A significant proportion of everything you see on the internet is false information.

But how much exactly?

17. Over 40% of web traffic is fake, according to New York Magazine.

(Source: New York Magazine)

Bots are commonly used in political campaigns and by influencers to boost their popularity.

They artificially inflate the viewing time and lead to overestimating the effectiveness of ads placed on platforms like Facebook.

The so-called “social bots” engage in discussions on platforms like Twitter and Facebook. While that isn’t necessarily fake news, it may influence people’s opinions on various matters.

Misleading Statistics in Media 2022

Internet fake news inevitably spills into traditional media and advertisements.

Let’s see some of the most notable, hilarious, or plain dumbfounding examples.

18. Duracell falsely claimed that its batteries last up to six times longer than other brands.

(Source: FUSE)

In a TV commercial, Duracell claimed its batteries could power a bunny toy for six times longer than other batteries.

But when people tested the product, they found that the duration did not differ one bit. As a result, a federal class action lawsuit was filed against the company in 2012.

19. Media often manipulates the starting points of graphs.

(Source: Statistics How To)

Statistics causing misinformation are everywhere, even on respected media channels.

For instance, US Today published a graph showing the number of Americans receiving federal welfare between 2009 and 2011.

By looking at the graph, the difference appears to be drastic. That said, the starting point is 94 million, and the endpoint (2011 stats) is 108 million.

Had the scale been absolute, from zero upwards, the difference between 2009 and 2011 would look much smaller.

How Not to Fall Victim to Misleading Statistics?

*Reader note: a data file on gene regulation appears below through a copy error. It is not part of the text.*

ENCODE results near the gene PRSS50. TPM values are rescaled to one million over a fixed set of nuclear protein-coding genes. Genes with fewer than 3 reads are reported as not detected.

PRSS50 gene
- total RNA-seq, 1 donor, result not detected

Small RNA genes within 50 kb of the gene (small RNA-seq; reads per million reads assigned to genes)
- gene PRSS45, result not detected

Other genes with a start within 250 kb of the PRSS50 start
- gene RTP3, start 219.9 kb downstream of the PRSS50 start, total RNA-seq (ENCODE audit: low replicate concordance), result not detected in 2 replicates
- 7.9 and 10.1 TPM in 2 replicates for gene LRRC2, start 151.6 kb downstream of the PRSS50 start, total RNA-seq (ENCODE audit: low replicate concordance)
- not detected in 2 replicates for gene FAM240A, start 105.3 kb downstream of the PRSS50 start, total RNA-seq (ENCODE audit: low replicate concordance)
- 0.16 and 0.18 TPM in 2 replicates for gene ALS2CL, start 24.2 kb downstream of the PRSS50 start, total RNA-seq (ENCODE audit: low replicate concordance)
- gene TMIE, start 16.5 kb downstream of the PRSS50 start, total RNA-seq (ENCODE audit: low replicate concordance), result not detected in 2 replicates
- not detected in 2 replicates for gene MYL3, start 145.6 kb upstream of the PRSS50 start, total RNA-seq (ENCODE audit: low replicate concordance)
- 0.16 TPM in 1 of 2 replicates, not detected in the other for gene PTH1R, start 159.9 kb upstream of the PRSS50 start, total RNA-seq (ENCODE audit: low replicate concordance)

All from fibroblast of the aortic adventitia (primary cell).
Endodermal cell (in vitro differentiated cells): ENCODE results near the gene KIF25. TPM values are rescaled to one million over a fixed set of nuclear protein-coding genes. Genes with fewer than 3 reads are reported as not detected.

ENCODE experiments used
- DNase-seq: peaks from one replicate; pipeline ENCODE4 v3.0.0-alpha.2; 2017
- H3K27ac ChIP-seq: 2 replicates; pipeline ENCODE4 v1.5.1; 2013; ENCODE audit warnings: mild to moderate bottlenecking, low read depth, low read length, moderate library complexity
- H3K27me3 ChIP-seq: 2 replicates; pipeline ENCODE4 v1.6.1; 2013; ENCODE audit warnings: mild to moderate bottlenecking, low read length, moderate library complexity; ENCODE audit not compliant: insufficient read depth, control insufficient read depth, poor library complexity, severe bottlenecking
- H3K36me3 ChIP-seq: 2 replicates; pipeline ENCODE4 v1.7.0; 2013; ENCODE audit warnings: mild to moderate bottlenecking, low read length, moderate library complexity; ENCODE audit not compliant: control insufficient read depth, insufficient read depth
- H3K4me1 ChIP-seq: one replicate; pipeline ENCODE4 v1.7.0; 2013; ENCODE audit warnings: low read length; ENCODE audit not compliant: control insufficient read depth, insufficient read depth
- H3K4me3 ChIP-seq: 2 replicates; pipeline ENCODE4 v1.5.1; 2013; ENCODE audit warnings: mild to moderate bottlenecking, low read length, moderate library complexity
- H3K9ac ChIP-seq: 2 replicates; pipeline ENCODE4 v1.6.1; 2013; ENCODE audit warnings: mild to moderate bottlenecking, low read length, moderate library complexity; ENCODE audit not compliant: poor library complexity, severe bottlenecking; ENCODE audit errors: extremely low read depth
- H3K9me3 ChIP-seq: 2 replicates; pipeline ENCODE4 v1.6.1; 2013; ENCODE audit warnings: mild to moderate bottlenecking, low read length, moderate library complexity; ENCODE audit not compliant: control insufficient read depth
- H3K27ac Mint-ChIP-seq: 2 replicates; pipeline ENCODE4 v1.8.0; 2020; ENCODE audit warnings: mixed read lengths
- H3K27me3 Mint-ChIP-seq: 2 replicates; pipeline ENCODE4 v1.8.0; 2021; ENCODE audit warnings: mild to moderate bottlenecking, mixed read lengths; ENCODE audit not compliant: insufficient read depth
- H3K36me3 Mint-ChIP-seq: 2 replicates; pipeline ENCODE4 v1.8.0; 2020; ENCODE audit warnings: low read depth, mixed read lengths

1. Check the publisher—In the list of fake news stats above, we showed several examples of fake news outlets advertised on renowned ad networks. So, it doesn’t matter where the source appears. You need to check its legitimacy.
  2. Check the scales—Scale manipulation can warp real data and give off a completely different impression.
  3. Check the motivation for publishing—What’s the bottom line? Does the publisher have a relation to the group whose interests are supported by the information?
  4. Look for the sources—Not all sources are reliable, but when there’s no source mentioned at all, it looks suspicious. Legitimate media outlets usually point to the primary source of information. If you can’t find the original data, there’s a good chance you’ve stumbled upon misleading statistics and fake news.

Wrap Up

Whether it’s created out of thin air or twisting legitimate information, fake news often spread like wildfire.

The fake news stats above reveal their impact and how to recognize and avoid misinformation.

Hopefully, next time you’ll read the news with a critical eye.

Nick Galov
Nick Galov

Unaware that life beyond the internet exists, Nick is poking servers and control panels, playing with WordPress add-ons, and helping people get the hosting that suits them.